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Andy Wild December 2003
The backup system for Zeus is implemented using Amanda. Amanda takes care of indexing the backups, remote restore operations, and automatic control of incremental dump levels. The advanced scheduling capabilities of Amanda are essentially disabled in the current configuration, as they are not appropriate for a small site like this.
Amanda server runs on Poseidon, and has access to a tape drive of 15Gb raw capacity, and an IDE holding disk. A full dump of all disks is performed every Sunday night, with incrementals taken though-out the rest of the week. The incrementals are held on the holding disk until Sunday night, when they are automatically committed to tape before the full dump begins. As a result each tape written has a full dump for that week, together with the previous weeks incrementals. To keep this system working smoothly ensure the tape is changed during the day on Sunday. You shouldn't give Amanda the next scheduled tape during the week because it will happily use it and perform full dumps during the week.
Virtually all administration of the system is done as the user 'backup' on Poseidon. Assume you should use this user unless otherwise specified.
Edit the file /etc/amanda/DailySet1/disklist
If you add a new disk to the disklisk during the week no backups will be performed until Sunday night. This is because Amanda will not perform full dumps without having the expected tape available, and it cannot perform incremental dumps until a full dump has been done.
backup@poseidon> amadmin DailySet1 delete [host] [disk]
then edit the file /etc/amanda/DailySet1/disklist and remove the entry for the disk you no longer care about.
First load a tape into the drive then:
backup@poseidon> mt -f /dev/nst0 status backup@poseidon> amtapetype -c -e 20g -f /dev/nst0
Check that hardware compression is off then:
backup@poseidon> amtapetype -e 20g -f /dev/nst0
First load the tape into the drive then:
backup@poseidon> mt -f /dev/nosst0 erase backup@poseidon> amlabel DailySet1 HISS??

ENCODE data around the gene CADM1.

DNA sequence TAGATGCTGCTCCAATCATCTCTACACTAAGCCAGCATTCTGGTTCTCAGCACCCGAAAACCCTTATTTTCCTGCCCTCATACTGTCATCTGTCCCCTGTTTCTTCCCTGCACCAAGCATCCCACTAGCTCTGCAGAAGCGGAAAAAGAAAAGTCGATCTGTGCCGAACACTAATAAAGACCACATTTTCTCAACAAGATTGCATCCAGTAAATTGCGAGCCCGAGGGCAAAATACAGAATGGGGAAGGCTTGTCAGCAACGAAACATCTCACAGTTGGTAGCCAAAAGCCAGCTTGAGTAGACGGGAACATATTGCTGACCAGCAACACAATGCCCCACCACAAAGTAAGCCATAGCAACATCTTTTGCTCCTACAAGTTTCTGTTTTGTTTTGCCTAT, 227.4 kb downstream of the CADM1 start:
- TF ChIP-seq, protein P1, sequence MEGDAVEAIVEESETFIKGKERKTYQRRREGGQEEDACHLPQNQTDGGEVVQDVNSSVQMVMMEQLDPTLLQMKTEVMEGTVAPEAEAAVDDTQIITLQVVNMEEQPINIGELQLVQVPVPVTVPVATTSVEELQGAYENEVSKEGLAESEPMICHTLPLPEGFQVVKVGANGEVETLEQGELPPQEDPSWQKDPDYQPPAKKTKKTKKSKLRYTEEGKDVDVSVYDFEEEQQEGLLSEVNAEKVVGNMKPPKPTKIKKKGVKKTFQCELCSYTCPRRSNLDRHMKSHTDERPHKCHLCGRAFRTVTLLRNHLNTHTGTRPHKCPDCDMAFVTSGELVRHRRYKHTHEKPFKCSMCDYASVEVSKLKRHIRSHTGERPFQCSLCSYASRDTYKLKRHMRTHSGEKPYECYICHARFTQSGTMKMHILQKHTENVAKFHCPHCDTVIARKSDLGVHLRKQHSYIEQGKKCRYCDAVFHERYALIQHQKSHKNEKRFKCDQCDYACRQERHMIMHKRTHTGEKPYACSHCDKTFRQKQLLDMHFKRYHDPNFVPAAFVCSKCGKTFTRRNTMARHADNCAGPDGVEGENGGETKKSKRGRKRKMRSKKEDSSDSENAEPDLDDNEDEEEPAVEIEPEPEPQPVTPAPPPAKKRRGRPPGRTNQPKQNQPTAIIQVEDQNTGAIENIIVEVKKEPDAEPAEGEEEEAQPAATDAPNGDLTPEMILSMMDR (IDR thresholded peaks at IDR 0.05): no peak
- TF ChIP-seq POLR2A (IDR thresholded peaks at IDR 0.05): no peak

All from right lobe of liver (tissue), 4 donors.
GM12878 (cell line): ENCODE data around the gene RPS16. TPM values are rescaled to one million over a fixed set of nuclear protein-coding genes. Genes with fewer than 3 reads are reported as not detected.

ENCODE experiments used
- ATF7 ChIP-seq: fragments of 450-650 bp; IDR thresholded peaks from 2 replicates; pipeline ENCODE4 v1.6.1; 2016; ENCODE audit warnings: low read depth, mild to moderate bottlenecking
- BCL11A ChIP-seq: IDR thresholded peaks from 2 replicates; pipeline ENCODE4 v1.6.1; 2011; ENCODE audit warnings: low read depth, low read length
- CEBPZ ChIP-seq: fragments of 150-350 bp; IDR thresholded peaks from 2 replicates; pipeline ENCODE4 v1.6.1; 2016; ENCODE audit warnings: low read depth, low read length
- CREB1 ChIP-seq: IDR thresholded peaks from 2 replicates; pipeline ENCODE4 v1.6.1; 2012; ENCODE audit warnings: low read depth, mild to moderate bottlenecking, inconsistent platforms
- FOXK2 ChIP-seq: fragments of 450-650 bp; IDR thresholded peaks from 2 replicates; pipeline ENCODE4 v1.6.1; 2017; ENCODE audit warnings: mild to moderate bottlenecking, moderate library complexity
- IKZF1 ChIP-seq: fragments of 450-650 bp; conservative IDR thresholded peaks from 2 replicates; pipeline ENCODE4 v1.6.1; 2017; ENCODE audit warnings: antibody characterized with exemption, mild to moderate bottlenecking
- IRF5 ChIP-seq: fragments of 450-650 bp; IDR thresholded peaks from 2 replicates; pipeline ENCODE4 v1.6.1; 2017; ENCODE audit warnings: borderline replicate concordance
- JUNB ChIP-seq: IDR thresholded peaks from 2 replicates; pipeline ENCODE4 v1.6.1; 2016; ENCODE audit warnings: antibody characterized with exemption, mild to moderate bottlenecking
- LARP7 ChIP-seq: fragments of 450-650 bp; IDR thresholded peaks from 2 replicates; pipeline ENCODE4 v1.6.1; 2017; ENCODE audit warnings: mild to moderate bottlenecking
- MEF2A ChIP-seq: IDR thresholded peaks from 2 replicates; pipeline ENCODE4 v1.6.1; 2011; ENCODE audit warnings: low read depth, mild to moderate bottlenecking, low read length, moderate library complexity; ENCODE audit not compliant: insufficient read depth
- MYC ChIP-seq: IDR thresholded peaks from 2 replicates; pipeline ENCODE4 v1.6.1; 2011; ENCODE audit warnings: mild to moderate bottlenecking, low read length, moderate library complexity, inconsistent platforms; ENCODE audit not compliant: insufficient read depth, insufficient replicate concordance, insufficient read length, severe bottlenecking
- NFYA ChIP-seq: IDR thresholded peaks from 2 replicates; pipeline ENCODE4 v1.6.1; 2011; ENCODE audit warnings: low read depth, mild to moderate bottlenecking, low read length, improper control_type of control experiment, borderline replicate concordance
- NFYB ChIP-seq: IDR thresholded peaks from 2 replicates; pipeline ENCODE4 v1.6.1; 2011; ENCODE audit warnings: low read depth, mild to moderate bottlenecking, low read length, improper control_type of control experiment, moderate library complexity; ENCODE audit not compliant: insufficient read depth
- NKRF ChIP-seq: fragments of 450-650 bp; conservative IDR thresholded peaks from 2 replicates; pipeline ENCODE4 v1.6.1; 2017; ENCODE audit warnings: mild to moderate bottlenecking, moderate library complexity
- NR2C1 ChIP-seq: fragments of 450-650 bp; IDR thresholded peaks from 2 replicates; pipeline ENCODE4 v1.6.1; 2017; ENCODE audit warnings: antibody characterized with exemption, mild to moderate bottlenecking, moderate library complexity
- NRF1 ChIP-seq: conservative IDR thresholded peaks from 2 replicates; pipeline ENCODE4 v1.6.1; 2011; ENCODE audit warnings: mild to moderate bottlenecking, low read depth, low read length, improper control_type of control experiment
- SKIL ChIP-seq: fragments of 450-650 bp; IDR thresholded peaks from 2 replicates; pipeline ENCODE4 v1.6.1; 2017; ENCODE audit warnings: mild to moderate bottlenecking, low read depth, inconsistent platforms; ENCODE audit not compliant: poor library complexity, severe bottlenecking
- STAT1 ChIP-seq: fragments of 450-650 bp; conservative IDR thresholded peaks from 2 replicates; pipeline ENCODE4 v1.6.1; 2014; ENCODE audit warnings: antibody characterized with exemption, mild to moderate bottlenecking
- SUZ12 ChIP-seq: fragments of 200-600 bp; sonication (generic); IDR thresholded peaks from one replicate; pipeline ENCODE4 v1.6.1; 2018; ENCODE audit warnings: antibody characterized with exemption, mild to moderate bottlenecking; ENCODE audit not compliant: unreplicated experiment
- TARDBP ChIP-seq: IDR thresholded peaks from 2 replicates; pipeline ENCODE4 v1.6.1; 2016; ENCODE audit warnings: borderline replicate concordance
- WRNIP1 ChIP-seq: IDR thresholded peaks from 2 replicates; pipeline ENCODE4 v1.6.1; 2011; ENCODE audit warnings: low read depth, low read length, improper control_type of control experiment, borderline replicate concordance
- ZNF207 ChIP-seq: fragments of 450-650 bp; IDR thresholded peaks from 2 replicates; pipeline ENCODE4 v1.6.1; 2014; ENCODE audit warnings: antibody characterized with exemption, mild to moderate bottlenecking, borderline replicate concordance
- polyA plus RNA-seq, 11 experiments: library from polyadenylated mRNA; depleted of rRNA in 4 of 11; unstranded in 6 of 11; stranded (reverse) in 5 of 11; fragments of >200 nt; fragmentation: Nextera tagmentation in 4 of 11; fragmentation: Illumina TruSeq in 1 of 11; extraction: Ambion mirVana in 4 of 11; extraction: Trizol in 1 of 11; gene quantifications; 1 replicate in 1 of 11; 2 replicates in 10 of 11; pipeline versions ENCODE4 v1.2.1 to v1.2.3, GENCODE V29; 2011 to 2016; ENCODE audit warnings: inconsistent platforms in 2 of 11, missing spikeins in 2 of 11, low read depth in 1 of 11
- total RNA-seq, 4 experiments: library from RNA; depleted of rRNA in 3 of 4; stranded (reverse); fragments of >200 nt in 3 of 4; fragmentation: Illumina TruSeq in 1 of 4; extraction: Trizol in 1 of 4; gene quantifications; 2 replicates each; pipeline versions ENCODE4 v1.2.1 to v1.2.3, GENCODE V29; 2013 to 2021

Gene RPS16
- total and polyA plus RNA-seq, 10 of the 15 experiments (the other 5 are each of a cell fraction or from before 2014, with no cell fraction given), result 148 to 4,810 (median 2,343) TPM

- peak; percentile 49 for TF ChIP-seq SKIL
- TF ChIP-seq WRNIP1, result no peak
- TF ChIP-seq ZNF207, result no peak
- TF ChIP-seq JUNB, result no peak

Where ?? is the next available tape number.
It is possible to restore files from a remote machine using the tool amrecover. I will give only an example of using this tool - see the man page to more information. It is possible for a user on remote machine to abuse the system by impersonating root and requesting copies of the shadow password file (or any other file!) for any machine currently backed up. It prevent this I decided to disallow remote restores by default. To enable to use of amrecover when desired edit the /etc/amandahosts on poseidon and uncomment the relevant lines.
root@zeus> amrecover -s poseidon -t poseidon -d /dev/nosst0 amrecover> sethost zeus 200 Dump host set to zeus. amrecover>setdisk /usr/home Scanning /mnt/hda1/backup_data... 20031209: found Amanda directory. 20031210: found Amanda directory. 20031211: found Amanda directory. 20031212: found Amanda directory. 200 Disk set to /usr/home. amrecover> cd acw43 /usr/home/acw43 amrecover> add public_html Added dir /acw43/public_html at date 2003-12-12 Added dir /acw43/public_html at date 2003-12-08 Added dir /acw43/public_html at date 2003-12-11 amrecover> lcd /usr/home amrecover> extract [...yawn...] amrecover> exit 200 Good bye. root@zeus>
If you want to restore an old copy of a file use the setdate command from within amrecover.
In situations were amrecover will not work you should use amrestore on poseidon. This allows you to extract the tar archives from the tape. For example to restore the /cvs directory from zeus: